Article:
Virginia Tech hero receives posthumous Air Force Medal

Air Force Cadet Matthew La Porte's Airman's Medal is the palm of his sister's hand April 9, 2015. (Photo: Logan Wallace/VT News https://www.vtnews.vt.edu/photo-galleries/2015/041015-laporte/gallery.html )

Air Force Cadet Matthew La Porte’s Airman’s Medal is the palm of his sister’s hand April 9, 2015. (Photo: Logan Wallace/VT News)

Nearly eight years after his actions on April 16, 2007 during an active shooter event at Virginia Tech, Air Force Cadet Matthew La Porte was posthumously awarded the Airman’s Medal.

La Porte, a U.S. Air Force Reserve Officer Training Corps member in Virginia Tech’s Corps of Cadets, was a sophomore studying for a degree in political science when a mentally unstable mass killer shot and killed 32 people and wounded 17 others in a series of attacks on campus.

“When the shooter subsequently forced his way into the classroom, Cadet La Porte, with complete disregard for his own safety, unhesitatingly charged the shooter in an aggressive attempt to stop him, drawing heavy fire at close range, and sustaining seven gunshot wounds,” reads La Porte’s citation as obtained by Air Force Times. “Cadet La Porte’s actions helped save lives by slowing down the shooter and by taking fire that would have been directed at his classmates. He sacrificed his own life in an attempt to save others.”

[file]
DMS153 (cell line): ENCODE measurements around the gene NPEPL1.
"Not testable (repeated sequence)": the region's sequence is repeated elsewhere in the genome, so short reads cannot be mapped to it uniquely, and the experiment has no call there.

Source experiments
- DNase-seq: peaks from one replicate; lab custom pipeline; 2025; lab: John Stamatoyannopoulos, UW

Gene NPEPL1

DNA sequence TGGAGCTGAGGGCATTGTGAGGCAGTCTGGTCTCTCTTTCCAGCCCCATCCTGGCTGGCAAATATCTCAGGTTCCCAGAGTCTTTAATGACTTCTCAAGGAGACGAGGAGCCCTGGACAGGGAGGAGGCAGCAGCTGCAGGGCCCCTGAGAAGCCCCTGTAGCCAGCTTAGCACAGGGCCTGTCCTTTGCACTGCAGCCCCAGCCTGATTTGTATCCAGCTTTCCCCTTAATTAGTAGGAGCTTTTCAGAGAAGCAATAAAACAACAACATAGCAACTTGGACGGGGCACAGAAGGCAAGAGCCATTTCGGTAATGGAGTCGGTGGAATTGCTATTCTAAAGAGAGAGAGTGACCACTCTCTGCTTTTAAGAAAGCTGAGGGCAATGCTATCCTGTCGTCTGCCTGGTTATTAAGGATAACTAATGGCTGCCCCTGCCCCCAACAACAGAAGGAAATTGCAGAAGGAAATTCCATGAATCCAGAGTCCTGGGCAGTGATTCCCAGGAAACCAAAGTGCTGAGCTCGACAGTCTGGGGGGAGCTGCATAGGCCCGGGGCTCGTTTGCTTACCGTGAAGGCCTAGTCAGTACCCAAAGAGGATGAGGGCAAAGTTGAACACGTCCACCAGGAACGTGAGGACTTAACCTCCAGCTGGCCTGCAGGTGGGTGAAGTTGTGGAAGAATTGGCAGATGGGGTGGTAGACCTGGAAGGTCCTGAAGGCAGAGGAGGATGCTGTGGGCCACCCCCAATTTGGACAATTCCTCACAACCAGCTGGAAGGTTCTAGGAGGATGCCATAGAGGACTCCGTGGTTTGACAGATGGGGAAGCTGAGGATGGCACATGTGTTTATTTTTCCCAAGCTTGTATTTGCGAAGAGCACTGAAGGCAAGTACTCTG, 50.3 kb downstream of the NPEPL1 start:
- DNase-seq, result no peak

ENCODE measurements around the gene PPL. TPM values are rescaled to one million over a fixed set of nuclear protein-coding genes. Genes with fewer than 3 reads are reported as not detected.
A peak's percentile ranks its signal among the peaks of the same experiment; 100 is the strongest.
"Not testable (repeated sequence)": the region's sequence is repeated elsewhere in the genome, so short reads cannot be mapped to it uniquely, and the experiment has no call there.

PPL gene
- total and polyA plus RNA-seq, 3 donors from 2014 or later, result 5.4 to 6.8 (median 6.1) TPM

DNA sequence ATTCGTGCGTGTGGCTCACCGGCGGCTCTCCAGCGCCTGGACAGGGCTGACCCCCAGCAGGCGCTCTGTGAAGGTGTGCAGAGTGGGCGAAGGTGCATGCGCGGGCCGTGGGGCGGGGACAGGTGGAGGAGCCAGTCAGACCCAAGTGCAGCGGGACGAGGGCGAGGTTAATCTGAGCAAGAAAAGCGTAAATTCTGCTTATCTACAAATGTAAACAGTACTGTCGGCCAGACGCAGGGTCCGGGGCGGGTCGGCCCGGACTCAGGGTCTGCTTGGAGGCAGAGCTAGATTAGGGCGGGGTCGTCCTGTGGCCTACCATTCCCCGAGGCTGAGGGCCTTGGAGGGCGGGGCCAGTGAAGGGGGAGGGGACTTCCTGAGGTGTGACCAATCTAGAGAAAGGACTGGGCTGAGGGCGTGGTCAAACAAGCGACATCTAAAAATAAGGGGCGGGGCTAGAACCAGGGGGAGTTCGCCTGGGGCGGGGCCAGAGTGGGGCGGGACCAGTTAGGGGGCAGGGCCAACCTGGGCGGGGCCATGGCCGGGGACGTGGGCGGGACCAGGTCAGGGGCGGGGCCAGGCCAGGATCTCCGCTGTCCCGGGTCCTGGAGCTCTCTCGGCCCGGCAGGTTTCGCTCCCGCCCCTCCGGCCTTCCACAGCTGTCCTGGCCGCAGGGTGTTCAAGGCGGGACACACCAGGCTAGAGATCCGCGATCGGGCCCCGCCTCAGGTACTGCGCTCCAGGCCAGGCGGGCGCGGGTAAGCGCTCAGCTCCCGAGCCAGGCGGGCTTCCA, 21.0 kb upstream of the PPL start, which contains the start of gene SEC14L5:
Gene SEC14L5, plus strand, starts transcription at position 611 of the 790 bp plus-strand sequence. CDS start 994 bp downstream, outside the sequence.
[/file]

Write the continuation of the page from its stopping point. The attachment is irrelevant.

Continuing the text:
As noted by Stars and Stripes, retired Air Force Lt. Col. Keith Gay, one of La Porte’s aerospace studies instructors, conducted the research into the events leading up to the cadet’s death and pursued the award.

It was issued following interviews with survivors and forensic evidence that indicated La Porte, unarmed, charged the shooter in the moments before his death. La Porte was the last victim the killer took before committing suicide and was shot more times than any other victim.

According to USAF regulations, the Airman’s Medal is awarded to any member of the U.S. armed forces of the United States or of a friendly nation who, while serving in any capacity with the Air Force, have distinguished himself or herself by a heroic act, usually at the voluntary risk of his or her life but not involving actual combat.

La Porte’s decoration was presented to his family on April 9 at Westview Cemetery in Blacksburg, Virginia with the entire Virginal Tech Corps of Cadets in attendance in recognition of his heroic act.

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